Can there ever have been a show in which the cast has a better time than they do in We Will Rock You? Sometimes that can be a bad sign. But in the production of the Queen jukebox musical which has now arrived in Edinburgh for the festive season, it is simply a reflection of the fact that they have a licence to be as outrageous, as out-front, as big as possible, and they are loving it.
Queen were never exactly a restrained chamber concert themselves. The company here, led by a young Australian called Michael Falzon with a panache of which Freddie Mercury himself would have approved, simply let rip. A packed Playhouse loved every gaudy, extravagant, spectacular second of it and so did I.
Say what you like about Ben Elton’s preposterous futuristic fantasy (and it was rubbished up and down London’s Tottenham Court Road when it first opened.) It gets a lot of great Queen numbers in, it has tremendous fun with rock icons of the past (and indeed present, for some work has been done to freshen up the topical references of what is, after all, a seven year old show) and they have even given Scaramouche – the female lead - a pair of knickers with a Saltire on just to please the local crowd.
And anyway, who’s to say that Elton’s basic premise, that 300 years hence, an avaricious software company will have taken over all music and turned rock and roll into a forgotten legend is so far-fetched.
Scaramouche, played here with a brilliant world-weariness by Sarah French-Ellis, is one of the things that stops the show being simply an indulgence. Stroppy, difficult and nobody’s fool, she is the one that ends up with the big guitar solo which, in rock’n’roll circles, is about as subversive as you can get.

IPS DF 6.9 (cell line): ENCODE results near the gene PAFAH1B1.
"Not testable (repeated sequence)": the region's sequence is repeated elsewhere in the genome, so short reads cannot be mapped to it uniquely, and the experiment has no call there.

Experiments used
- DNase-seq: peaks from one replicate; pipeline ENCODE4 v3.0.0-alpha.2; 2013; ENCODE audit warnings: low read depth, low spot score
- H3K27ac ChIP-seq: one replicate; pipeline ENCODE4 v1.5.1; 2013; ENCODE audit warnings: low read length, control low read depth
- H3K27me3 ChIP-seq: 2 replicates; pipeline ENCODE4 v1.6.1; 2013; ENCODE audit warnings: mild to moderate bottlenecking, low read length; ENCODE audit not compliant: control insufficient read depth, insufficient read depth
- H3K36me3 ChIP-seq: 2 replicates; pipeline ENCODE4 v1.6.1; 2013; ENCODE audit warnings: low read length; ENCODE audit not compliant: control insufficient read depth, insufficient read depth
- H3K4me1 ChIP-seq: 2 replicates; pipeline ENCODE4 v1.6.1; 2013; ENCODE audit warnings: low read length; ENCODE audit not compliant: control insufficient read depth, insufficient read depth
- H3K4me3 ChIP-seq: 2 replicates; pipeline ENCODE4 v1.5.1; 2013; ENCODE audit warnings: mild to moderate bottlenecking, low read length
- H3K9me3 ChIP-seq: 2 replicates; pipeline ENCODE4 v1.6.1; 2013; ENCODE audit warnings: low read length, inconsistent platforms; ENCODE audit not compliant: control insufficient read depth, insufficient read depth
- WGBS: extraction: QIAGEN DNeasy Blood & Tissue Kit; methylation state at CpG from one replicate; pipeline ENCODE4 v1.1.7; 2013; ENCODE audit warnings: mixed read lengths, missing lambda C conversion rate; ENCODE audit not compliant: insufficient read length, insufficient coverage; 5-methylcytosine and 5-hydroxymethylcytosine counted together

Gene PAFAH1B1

Good as the young leads are though, it is Brenda Edwards as the Killer Queen head of the evil Globesoft corporation which now controls all the world’s music with its computers, who gives the biggest performance of all, live and on huge video screens.
There are some snide remarks in the script about the noxious impact of The X Factor on music, a competition in which Edwards only reached the semi finals four years ago. Now she has truly left Simon Cowell and his ilk in her dust.
Not every performance will get the added bonus of Brian May and Roger Taylor turning up to play live in the final encore of Bohemian Rhapsody as they did here. But I suspect audiences will have a high old time of it anyway. And that, really, is the point.
We Will Rock You, Edinburgh Playhouse until January 9, 2010; box office 0844 847 1660